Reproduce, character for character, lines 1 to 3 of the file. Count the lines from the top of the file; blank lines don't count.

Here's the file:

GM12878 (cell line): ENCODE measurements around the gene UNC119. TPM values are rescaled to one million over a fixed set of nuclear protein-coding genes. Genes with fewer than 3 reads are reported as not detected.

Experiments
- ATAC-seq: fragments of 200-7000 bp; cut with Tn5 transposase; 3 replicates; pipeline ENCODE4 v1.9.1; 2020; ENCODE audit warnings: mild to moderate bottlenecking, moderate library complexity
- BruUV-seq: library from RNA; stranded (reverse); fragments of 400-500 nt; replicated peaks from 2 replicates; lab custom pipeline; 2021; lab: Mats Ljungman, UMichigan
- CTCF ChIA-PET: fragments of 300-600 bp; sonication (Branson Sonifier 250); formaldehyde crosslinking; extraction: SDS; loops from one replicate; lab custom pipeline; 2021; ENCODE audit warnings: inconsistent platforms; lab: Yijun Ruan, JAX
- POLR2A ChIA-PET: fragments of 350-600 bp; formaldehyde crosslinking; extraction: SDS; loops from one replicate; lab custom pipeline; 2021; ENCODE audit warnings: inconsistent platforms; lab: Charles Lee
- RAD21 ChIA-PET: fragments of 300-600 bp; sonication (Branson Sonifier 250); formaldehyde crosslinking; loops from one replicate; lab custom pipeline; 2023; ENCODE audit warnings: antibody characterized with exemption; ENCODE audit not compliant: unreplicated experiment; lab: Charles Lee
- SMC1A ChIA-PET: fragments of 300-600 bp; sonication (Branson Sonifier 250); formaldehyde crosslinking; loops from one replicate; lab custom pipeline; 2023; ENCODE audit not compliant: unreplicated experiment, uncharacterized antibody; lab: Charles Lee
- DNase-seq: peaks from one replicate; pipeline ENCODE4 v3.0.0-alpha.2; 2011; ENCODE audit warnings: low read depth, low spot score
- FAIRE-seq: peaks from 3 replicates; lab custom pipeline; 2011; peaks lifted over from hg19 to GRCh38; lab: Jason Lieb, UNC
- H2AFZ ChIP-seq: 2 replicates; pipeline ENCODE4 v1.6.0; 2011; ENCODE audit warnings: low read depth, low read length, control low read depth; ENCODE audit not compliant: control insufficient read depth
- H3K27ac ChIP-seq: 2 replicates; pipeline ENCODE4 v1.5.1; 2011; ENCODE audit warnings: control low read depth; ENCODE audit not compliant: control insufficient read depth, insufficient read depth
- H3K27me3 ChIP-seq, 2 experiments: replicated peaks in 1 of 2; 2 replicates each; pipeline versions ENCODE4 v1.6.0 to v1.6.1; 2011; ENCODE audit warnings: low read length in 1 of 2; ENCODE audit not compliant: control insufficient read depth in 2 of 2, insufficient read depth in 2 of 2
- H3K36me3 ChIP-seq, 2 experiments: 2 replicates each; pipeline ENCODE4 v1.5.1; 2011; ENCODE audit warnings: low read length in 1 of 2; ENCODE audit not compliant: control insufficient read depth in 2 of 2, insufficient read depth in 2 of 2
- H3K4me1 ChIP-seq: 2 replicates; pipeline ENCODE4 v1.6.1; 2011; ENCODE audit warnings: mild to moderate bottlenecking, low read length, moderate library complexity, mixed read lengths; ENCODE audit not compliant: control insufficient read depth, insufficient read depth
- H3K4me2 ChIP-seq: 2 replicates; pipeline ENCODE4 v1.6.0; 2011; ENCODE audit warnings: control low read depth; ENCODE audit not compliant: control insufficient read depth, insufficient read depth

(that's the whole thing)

GM12878 (cell line): ENCODE measurements around the gene UNC119. TPM values are rescaled to one million over a fixed set of nuclear protein-coding genes. Genes with fewer than 3 reads are reported as not detected.

Experiments
- ATAC-seq: fragments of 200-7000 bp; cut with Tn5 transposase; 3 replicates; pipeline ENCODE4 v1.9.1; 2020; ENCODE audit warnings: mild to moderate bottlenecking, moderate library complexity